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Recipe of the Month
Garlic Scape Pesto
By Jeff Schwarz & Greg Kessler at NYTimes
Yields 1 cup
The star of this pesto is the garlic plant’s underappreciated second offering: the fleeting garlic scape. The ingredients are straightforward except for the substitution of sunflower seeds for pine nuts. The seeds are a fraction of the cost and do the job just as well. A food processor is a must for this recipe. For pesto, ingredient order matters. Start with the scapes and process for about 30 seconds. Add the seeds until they are broken down and mixed well with the scapes. Scrape the sides of the bowl with a rubber spatula for wandering bits. Next, pour in the olive oil. If you have Parmesan cheese in chunks, add it now, but if it is grated, wait until the scapes and seeds smooth out. If you’re serving right away, add the basil and lemon juice. If not, hold back on the basil for now — otherwise the pesto will lose its vibrant color. Add generously to cooked spaghetti or spread on crusty bread.
1 cup garlic scapes, sliced crosswise (about 10 to 12 scapes)
¼ cup raw sunflower seeds
½ cup extra virgin olive oil
¼ cup Parmesan cheese
½ cup basil leaves
Juice of one lemon
1. Place the garlic scapes in a food processor and pulse for 30 seconds.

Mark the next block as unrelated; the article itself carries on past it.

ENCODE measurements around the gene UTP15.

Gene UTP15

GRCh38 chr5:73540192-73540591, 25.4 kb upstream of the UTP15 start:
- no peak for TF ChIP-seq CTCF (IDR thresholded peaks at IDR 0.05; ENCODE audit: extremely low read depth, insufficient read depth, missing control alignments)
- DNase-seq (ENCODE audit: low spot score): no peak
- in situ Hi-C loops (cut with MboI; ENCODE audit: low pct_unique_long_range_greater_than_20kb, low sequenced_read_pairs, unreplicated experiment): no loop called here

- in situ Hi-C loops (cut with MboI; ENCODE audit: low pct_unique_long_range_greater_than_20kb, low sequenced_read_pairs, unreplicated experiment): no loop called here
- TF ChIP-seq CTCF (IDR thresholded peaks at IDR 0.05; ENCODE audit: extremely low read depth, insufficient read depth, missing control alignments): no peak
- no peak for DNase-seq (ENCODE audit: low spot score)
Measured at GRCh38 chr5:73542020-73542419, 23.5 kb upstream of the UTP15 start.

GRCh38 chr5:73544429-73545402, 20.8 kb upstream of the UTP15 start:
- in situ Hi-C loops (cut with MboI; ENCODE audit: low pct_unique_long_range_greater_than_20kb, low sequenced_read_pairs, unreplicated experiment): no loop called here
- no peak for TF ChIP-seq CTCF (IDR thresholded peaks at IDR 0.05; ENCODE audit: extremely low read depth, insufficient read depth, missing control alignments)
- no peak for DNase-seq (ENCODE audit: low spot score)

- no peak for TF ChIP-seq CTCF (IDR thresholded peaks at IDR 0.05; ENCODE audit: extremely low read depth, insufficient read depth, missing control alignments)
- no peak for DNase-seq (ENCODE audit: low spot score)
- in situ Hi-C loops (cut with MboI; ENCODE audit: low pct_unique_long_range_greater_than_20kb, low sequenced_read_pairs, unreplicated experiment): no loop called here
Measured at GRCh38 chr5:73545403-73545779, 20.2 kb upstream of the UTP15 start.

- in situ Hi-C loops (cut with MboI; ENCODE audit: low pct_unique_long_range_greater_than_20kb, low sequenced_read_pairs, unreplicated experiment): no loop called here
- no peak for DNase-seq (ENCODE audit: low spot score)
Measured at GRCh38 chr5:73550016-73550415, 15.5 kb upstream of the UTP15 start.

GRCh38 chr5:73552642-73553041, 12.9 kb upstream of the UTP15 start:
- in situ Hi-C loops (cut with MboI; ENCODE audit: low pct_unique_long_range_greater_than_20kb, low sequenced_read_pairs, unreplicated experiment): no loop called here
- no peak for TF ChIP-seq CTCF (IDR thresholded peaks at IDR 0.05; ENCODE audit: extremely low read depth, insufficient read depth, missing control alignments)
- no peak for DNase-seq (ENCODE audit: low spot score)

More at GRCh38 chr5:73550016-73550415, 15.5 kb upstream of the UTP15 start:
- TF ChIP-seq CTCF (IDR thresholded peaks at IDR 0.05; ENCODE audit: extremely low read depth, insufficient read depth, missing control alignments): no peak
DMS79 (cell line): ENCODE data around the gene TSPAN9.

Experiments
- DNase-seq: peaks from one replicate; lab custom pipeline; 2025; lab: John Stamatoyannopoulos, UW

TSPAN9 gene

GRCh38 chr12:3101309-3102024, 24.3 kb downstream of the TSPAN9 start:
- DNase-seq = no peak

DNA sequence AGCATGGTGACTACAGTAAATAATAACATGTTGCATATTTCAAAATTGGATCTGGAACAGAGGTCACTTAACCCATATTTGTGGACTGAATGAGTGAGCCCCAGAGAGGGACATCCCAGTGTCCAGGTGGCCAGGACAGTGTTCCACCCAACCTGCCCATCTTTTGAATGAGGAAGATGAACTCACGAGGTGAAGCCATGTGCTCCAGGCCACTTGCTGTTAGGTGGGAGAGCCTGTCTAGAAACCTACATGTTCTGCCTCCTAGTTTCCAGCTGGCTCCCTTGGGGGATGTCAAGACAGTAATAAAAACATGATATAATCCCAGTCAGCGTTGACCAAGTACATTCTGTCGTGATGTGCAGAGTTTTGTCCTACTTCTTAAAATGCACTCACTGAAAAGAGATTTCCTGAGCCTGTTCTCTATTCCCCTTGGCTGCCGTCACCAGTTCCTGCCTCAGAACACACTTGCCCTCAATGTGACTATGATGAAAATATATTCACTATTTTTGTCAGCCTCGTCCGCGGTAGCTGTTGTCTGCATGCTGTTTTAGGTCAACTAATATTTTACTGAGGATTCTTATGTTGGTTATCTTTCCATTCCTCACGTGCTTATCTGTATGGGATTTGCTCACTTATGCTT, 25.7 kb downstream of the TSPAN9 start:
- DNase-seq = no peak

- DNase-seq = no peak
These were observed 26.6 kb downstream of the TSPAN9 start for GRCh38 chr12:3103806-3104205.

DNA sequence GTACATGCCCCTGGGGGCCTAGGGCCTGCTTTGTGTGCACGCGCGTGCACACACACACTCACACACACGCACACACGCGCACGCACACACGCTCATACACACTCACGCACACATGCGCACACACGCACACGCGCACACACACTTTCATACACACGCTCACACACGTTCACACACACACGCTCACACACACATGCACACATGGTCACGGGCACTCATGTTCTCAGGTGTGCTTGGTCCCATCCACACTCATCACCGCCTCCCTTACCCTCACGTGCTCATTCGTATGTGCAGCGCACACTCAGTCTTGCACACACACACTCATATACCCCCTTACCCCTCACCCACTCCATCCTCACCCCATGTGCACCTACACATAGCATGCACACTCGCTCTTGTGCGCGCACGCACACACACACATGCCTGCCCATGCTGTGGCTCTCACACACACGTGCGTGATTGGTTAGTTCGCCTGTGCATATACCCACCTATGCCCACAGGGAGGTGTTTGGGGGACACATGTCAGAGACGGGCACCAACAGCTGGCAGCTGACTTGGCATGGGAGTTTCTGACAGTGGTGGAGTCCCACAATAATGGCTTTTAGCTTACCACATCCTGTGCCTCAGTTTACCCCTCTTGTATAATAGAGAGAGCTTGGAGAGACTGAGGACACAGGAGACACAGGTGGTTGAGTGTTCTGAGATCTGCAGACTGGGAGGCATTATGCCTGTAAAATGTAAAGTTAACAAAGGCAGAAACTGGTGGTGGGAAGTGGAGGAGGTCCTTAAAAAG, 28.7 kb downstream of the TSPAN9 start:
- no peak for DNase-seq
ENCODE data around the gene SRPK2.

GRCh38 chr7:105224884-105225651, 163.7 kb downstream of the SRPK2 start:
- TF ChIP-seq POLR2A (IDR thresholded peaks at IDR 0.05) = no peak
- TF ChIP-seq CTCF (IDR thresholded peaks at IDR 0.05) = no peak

2. Add the sunflower seeds and pulse for 30 seconds. Scrape down the sides of the bowl.
3. Add the olive oil and process on high for 15 seconds.
4. Add the Parmesan cheese and pulse until the ingredients are combined.
5. Add the basil and lemon juice, and process until reaching the desired consistency.
6. Add salt to taste and serve immediately.
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We've all been waiting; heirloom tomatoes and fresh garlic are here! Think of it, toasted bread drizzled with garlic olive oil, with a cool slice of full flavored tomato on top, and perhaps a sprig of basil.
On the farm, we've finished a smaller than planned onion harvest, but our diversity of crops means we are straight into a good looking garlic crop. Tomatoes are also yielding more and more each week. There is nothing like working in a field full of sunshine, picking Sungold tomatoes, and tasting a few still sun warm, to feel energized, amazed, and grateful.
After winding up with just over two inches of rain last week, we are back in the fields seeding, transplanting, cultivating, and yes irrigating. We are also back to harvesting sungold tomatoes, and sweet onions with some of our largest crews so far this season. With each of these crops, many hands make lighter work. Hope to see you at markets this week. We'll have most of your summer favorites! P.S. We're still waiting on the big tomatoes, but they are getting ever so close.
Early Summer Update:
Things are in full swing here at the farm! Summer squash, beans, cucumbers, and corn are on! Tomatoes are just starting. Okra's coming! It's been a whirlwind contending with the weather, as it is most springs, and getting fields prepped and plants planted and covered and uncovered and trellised and and and and! The heats here, and probably here to stay so bring on the tomatoes!!
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Everything Starts as a Seed
Jim and Moie Crawford started organic farming in 1972, on rented land, with a little experience, and practically no money. Over the course of 40 years, New Morning Farm grew from a small operation, selling vegetables out of the back of a pick-up truck, to a farm of over 95 acres with several thriving markets in Washington, D.C.